2012 May 25 • Friday
Harvey Pekar's Cleveland is no doubt the last full book we will ever have by the late writer, completed by artist Joseph Remnant after Pekar's death. There may be anthologies and collections of material still to come but this appears to be Pekar's final whole work.
It's also the best of the books from Pekar's later years, and certainly one of the best from the second half of his comics career. The original magazine-sized American Splendor comics remain brilliant and untouchable, decades later, at least up to the point where Pekar starts documenting his appearances on the Letterman show.
While great work continued to appear in its pages after that, the shift in focus brought stories that were less interesting. I watched Letterman. I already knew about Letterman. What I wanted was the texture of Harvey's life in Cleveland, the people and places that existed only there, and the moments witnessed only by Harvey. Harvey claimed he didn't care about Letterman but I really didn't care about Letterman and felt that reading about Letterman over and over again in Harvey's books was a waste of my time.
Letterman is mentioned in Harvey Pekar's Cleveland, provoking something between a yawn and an exasperated sigh from me. It's like the story of the two monks and how one of them carries a woman across the river, which bugs the other one until he finally explodes hours later and asks how the first monk could have carried the woman across the river like that and the first monk says, "I put that woman down hours ago. Why are you still carrying her?". I wish Harvey could have stopped carrying Letterman.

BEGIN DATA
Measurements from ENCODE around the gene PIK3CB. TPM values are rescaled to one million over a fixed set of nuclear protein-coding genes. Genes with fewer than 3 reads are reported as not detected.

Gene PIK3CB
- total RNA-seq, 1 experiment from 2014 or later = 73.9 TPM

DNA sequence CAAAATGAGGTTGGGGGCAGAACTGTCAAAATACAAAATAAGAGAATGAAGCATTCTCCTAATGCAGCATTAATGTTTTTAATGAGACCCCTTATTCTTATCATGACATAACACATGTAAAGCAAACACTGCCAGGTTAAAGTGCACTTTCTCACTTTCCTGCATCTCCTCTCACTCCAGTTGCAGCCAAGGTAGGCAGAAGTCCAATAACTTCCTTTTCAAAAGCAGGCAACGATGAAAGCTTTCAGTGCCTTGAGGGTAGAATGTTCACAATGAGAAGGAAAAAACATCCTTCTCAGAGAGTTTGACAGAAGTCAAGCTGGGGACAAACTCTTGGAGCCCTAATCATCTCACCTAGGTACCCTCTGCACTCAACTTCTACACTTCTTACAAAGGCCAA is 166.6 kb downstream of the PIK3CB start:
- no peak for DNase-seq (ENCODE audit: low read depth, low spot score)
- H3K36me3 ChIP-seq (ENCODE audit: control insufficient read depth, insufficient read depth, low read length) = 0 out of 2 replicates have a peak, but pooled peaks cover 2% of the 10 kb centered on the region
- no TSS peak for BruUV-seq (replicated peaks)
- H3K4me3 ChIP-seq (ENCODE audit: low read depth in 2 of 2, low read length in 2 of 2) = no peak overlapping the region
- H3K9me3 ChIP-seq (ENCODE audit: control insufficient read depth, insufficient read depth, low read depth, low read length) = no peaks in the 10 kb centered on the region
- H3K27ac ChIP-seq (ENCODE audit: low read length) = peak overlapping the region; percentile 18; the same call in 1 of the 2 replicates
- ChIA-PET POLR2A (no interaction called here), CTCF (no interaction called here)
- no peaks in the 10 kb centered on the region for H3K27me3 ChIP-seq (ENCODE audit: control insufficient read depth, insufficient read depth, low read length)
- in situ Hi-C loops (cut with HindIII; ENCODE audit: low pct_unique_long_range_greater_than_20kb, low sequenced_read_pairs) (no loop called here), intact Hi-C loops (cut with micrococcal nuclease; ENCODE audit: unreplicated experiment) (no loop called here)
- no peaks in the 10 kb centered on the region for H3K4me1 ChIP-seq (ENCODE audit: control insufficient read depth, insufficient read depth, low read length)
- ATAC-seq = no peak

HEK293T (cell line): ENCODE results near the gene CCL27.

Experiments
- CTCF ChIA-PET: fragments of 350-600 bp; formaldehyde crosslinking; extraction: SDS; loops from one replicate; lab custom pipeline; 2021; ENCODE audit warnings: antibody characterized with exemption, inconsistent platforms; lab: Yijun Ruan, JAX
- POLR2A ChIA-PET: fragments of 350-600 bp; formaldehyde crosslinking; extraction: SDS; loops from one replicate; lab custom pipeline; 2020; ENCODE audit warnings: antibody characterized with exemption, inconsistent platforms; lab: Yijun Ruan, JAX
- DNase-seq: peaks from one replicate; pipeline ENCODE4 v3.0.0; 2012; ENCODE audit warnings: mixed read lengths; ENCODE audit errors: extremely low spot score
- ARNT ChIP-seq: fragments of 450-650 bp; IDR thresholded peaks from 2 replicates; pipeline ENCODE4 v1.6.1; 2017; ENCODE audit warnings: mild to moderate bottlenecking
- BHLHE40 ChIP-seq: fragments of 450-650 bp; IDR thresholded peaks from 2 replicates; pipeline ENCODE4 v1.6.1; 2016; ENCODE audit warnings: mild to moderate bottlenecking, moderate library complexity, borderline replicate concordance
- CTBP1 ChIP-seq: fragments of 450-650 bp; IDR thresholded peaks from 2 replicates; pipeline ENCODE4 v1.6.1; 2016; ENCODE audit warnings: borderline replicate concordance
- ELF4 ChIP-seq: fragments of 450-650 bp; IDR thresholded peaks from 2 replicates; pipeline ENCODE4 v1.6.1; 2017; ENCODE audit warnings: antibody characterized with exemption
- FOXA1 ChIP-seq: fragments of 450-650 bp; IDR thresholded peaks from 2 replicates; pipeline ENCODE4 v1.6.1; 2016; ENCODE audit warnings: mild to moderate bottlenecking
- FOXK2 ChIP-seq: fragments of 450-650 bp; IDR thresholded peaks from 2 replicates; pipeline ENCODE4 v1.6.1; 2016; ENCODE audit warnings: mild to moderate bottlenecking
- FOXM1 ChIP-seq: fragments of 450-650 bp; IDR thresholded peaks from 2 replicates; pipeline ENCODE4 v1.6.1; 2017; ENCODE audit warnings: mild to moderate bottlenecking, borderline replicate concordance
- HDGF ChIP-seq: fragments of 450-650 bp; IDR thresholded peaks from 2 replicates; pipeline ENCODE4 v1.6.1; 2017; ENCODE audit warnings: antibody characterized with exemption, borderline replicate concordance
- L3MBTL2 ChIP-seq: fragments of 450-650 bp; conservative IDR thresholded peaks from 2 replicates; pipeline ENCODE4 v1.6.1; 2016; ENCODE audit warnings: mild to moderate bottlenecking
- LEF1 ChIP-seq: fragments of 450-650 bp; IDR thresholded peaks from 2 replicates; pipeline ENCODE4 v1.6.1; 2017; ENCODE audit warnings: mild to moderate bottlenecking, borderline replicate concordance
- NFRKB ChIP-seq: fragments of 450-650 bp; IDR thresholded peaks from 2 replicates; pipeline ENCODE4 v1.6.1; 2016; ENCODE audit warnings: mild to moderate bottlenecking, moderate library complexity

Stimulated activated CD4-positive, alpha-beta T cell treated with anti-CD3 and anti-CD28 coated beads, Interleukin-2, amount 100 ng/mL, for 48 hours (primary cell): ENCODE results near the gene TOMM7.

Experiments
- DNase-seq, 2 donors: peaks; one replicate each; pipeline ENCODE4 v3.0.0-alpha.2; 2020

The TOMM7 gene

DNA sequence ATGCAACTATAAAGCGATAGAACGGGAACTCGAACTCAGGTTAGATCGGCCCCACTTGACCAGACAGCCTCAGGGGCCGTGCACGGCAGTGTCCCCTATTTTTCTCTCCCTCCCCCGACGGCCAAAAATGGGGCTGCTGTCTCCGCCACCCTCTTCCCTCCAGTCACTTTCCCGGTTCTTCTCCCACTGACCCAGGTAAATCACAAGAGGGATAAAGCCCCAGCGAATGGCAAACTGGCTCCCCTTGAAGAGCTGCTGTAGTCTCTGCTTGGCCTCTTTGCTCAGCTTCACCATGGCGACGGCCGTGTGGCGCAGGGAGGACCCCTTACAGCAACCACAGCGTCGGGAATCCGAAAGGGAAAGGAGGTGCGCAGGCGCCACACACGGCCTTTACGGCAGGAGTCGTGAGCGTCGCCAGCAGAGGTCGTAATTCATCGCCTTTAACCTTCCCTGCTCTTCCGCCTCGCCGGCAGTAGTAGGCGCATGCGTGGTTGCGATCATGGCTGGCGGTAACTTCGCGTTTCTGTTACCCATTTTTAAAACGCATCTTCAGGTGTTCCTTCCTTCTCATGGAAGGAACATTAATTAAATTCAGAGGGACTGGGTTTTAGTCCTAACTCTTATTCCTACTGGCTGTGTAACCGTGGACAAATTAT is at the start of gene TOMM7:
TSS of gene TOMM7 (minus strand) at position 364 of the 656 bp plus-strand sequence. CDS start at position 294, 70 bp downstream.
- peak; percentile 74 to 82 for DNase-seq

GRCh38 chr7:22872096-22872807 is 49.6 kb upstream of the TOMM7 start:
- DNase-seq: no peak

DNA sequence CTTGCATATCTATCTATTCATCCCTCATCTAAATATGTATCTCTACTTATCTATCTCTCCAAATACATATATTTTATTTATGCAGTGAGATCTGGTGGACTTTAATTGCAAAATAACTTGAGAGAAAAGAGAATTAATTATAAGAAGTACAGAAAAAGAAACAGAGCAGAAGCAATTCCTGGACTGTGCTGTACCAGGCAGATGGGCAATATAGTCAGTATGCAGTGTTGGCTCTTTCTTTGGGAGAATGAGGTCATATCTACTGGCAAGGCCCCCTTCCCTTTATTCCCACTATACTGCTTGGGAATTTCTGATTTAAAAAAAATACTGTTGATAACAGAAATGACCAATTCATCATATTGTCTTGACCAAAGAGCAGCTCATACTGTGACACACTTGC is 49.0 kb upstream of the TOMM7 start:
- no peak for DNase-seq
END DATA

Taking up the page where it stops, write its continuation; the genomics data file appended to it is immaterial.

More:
Harvey Pekar's Cleveland is conversational, occasionally repetitive, but still one of Harvey's best books. Especially valuable is the material about his second marriage. His first marriage remains something of a mystery but at least we have some details filled in about his second. This part of the book echoes one of the most affecting covers of the original American Splendor.
It's really startling to read that Harvey apparently miscalculated how much his pension and social security payments would bring him in after he retired from his VA job. All through the years we've heard about how important his "flunky" file clerk job was to him, for the mental freedom but also for the security and benefits. It's depressing to read that those benefits didn't add up to enough to live on.
Maybe he should have quit and gambled on being a full-time writer. That's something Letterman suggested the first time Harvey appeared on Late Night. But maybe it just isn't done in Cleveland. As Jimi Izrael writes in "A Pal's Goodbye", the coda to Harvey Pekar's Cleveland (which also has an uninteresting introduction by Alan Moore), "if you try hard enough to bring the eyes and accolades from afar, well—you'll never live it down".